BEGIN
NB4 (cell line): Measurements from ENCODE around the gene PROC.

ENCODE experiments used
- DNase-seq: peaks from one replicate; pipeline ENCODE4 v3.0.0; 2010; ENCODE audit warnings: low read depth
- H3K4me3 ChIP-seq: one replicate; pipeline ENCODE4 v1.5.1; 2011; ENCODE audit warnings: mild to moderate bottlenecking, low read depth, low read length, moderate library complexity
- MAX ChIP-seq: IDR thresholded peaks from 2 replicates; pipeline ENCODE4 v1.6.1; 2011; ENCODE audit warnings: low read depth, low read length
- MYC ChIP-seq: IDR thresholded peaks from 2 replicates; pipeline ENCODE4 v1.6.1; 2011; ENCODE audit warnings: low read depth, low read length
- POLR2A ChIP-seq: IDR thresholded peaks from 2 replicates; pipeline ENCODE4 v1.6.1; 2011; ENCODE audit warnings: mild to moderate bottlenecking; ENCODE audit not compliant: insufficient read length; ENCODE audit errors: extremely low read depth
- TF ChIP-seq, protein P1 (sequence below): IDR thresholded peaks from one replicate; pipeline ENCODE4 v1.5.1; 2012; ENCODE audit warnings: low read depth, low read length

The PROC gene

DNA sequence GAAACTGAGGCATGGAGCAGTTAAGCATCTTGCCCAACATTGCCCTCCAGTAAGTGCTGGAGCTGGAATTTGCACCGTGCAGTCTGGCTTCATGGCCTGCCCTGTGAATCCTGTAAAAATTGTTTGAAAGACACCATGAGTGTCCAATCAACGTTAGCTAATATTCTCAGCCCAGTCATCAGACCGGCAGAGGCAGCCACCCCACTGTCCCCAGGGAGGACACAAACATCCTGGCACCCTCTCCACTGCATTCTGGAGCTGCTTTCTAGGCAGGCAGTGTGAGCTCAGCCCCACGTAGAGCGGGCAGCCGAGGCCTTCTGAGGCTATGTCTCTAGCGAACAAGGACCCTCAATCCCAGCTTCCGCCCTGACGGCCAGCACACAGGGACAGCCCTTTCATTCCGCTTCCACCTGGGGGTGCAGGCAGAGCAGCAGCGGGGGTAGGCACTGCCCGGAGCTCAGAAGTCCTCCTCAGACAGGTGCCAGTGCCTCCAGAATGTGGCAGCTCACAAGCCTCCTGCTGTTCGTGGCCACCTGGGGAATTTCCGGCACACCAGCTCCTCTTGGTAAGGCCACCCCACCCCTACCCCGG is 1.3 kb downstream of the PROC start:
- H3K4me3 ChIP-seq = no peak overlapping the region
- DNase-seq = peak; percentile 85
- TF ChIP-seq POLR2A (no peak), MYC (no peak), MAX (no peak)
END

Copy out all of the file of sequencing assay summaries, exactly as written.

NB4 (cell line): Measurements from ENCODE around the gene PROC.

ENCODE experiments used
- DNase-seq: peaks from one replicate; pipeline ENCODE4 v3.0.0; 2010; ENCODE audit warnings: low read depth
- H3K4me3 ChIP-seq: one replicate; pipeline ENCODE4 v1.5.1; 2011; ENCODE audit warnings: mild to moderate bottlenecking, low read depth, low read length, moderate library complexity
- MAX ChIP-seq: IDR thresholded peaks from 2 replicates; pipeline ENCODE4 v1.6.1; 2011; ENCODE audit warnings: low read depth, low read length
- MYC ChIP-seq: IDR thresholded peaks from 2 replicates; pipeline ENCODE4 v1.6.1; 2011; ENCODE audit warnings: low read depth, low read length
- POLR2A ChIP-seq: IDR thresholded peaks from 2 replicates; pipeline ENCODE4 v1.6.1; 2011; ENCODE audit warnings: mild to moderate bottlenecking; ENCODE audit not compliant: insufficient read length; ENCODE audit errors: extremely low read depth
- TF ChIP-seq, protein P1 (sequence below): IDR thresholded peaks from one replicate; pipeline ENCODE4 v1.5.1; 2012; ENCODE audit warnings: low read depth, low read length

The PROC gene

DNA sequence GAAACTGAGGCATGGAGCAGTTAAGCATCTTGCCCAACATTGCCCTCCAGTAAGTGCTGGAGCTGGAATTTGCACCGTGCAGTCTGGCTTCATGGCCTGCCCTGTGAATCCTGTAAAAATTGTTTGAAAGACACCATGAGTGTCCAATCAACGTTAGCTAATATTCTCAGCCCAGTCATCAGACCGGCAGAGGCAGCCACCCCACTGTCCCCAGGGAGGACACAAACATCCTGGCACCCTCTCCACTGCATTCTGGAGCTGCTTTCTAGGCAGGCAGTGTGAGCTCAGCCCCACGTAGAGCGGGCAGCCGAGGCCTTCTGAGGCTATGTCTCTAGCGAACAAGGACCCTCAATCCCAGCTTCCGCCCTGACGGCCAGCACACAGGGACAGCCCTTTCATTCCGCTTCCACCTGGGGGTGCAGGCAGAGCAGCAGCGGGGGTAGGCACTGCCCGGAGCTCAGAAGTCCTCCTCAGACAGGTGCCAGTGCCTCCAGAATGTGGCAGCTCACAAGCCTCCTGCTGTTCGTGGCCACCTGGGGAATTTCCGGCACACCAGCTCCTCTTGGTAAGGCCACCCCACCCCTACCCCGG is 1.3 kb downstream of the PROC start:
- H3K4me3 ChIP-seq = no peak overlapping the region
- DNase-seq = peak; percentile 85
- TF ChIP-seq POLR2A (no peak), MYC (no peak), MAX (no peak)